Blowing out the birthday candles and making a wish is a time-honored tradition, and is carried out no matter how young or old the person may be.
However, the transfer of bacteria may cause some to second guess the need for candles, as a new study reveals that with one blow, the amount of bacteria on birthday cake increases by 1,400 percent.
The study, authored in part by Paul Dawson and published in the Journal of Food Research, was used as part of a graduate studies program, enlisting the help of students in the quest to answer common questions regarding food safety and research. These students at Clemson University were both subjects and researchers in the study, simulating a birthday party to achieve the most similar results.
The only difference was that they did not use an actual cake, but instead utilized a base of styrofoam, covered with tinfoil and coated with cake frosting. The students even were given pizza prior to the experiment to simulate the salivary activity that would commonly occur at a birthday party. As Dawson told reporters, “we thought it might help the salivary glands get going.”
They stuck candles in the faux cake, lit them, and blew them out, just like any birthday boy or girl would. However, the party ended there as they then examined the frosting to determine the spread of bacteria from the saliva in a single blow. The frosting from each “cake” was diluted with water and spread on agar plates.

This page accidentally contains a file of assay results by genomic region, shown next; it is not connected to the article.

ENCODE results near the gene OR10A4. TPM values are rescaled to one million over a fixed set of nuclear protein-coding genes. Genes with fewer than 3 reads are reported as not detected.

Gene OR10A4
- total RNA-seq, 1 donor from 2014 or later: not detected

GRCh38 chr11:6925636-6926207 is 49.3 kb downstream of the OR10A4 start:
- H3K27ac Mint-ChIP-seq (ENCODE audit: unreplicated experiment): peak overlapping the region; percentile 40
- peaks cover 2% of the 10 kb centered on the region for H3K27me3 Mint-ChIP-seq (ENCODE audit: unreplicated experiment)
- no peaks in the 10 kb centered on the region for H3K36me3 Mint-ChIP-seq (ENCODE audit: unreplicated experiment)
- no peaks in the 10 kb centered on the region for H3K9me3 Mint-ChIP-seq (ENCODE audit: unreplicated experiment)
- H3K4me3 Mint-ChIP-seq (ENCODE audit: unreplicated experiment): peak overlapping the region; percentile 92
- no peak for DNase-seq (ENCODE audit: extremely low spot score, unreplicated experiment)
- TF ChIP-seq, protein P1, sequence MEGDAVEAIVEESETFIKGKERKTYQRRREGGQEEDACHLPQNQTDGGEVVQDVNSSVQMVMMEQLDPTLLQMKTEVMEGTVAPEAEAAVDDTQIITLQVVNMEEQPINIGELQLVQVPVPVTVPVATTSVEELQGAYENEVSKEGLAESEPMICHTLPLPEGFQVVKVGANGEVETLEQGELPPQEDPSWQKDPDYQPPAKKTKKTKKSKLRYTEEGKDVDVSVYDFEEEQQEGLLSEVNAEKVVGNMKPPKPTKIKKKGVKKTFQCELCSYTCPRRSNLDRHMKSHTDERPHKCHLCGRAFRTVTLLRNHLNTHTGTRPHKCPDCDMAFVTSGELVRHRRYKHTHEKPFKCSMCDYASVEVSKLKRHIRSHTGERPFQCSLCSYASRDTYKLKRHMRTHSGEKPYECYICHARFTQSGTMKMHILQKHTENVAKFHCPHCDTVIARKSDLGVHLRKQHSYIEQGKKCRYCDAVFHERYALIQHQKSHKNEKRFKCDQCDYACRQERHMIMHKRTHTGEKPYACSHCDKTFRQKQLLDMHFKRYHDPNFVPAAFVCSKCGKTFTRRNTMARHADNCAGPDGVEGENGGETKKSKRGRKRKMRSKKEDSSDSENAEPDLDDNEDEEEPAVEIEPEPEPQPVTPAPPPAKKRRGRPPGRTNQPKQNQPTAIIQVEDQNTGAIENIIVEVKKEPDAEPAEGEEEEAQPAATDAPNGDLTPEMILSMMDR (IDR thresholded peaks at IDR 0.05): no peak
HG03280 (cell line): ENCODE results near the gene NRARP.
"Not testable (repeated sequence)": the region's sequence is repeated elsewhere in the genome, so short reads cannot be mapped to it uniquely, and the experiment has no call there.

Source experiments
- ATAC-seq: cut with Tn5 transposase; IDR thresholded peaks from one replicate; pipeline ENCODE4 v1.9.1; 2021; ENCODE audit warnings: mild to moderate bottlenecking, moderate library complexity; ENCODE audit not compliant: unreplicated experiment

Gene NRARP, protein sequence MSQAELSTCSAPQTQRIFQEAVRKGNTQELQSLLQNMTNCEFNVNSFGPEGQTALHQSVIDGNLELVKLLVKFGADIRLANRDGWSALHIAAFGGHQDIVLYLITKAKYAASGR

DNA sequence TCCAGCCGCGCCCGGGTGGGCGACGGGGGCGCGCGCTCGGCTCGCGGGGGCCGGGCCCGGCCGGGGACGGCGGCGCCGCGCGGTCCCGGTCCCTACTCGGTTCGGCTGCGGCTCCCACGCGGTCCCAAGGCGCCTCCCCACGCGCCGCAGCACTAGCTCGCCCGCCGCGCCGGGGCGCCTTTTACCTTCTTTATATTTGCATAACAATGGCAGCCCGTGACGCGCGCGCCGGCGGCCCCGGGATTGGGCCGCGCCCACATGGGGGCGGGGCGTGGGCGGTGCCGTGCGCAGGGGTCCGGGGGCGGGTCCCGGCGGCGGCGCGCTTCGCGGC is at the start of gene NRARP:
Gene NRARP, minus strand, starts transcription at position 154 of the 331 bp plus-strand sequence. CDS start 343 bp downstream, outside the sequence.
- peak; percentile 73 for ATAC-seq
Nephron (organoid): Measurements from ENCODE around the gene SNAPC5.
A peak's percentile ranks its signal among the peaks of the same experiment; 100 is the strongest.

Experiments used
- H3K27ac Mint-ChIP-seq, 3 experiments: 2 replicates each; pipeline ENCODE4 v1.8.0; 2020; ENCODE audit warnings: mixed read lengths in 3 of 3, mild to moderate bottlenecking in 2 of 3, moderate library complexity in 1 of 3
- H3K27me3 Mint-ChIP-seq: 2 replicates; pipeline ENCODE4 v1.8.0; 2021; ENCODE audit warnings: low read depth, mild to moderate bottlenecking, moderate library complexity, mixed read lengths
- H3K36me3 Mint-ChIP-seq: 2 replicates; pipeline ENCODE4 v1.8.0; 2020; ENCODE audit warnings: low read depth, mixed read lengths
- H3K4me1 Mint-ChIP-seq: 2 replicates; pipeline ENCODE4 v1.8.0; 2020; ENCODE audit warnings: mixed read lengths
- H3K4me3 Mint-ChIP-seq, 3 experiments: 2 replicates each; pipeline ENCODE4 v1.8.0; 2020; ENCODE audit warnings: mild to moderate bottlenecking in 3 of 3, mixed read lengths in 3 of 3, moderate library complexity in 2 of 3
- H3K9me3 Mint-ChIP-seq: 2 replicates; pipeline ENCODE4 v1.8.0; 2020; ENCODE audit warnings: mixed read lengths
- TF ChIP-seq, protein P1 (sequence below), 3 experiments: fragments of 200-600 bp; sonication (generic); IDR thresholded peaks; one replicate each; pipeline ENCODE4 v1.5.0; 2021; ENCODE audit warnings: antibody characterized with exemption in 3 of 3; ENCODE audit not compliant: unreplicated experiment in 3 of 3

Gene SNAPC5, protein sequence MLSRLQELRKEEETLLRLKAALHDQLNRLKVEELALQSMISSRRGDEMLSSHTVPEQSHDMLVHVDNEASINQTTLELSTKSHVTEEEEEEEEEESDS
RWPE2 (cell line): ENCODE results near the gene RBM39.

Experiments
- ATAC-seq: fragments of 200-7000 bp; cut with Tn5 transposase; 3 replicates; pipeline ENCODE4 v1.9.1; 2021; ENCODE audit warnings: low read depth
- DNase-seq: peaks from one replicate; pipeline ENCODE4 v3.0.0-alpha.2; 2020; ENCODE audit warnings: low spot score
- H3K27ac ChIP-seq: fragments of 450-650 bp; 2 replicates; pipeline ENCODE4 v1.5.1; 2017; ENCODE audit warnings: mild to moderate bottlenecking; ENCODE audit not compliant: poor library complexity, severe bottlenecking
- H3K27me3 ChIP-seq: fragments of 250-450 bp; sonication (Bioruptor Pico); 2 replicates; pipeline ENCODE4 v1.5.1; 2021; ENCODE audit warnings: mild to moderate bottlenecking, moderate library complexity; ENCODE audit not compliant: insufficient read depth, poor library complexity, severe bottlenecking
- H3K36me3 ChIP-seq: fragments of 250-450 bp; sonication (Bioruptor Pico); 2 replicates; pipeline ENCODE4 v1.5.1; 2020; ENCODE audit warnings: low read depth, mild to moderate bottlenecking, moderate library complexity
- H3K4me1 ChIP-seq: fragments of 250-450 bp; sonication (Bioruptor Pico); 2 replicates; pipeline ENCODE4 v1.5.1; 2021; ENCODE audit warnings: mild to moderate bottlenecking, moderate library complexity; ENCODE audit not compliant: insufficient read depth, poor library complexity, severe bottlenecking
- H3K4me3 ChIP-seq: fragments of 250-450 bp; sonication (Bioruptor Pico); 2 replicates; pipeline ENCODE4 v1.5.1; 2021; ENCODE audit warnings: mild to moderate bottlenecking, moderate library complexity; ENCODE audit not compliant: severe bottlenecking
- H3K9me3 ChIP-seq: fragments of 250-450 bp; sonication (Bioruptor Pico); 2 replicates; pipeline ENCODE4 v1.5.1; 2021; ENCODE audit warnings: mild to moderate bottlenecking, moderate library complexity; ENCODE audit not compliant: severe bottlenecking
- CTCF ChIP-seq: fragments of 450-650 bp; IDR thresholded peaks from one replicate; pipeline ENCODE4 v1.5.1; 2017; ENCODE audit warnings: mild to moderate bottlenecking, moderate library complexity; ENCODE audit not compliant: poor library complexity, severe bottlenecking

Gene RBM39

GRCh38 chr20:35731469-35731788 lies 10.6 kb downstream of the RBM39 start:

Every single plate contained bacteria, but some contained much more than others. The average across all of the plates showed a 14 percent increase in bacteria. In one unusual case, the increase in bacteria jumped up to 120 percent.
“Some people blow on the cake and they don’t transfer any bacteria. Whereas you have one or two people who really for whatever reason… transfer a lot of bacteria,” Dawson stated. However, even with this massive transfer of bacteria via the saliva of the candle blower, Dawson still believes that there is not too much cause for concern.
“It’s not a big health concern in my perspective,” he told reporters. “In reality if you did this 100,000 times, then the chance of getting sick would probably be very minimal.”
However, he does encourage people to use caution if the person blowing out the candles on their big day is sick, as those bacteria can carry a contagious illness. That being said, the majority of bacteria in a person’s mouth is ultimately harmless. The main point of this study is that the bacteria is there, and if that causes disgust or alarm, skipping the cake at the next birthday party might be for the best.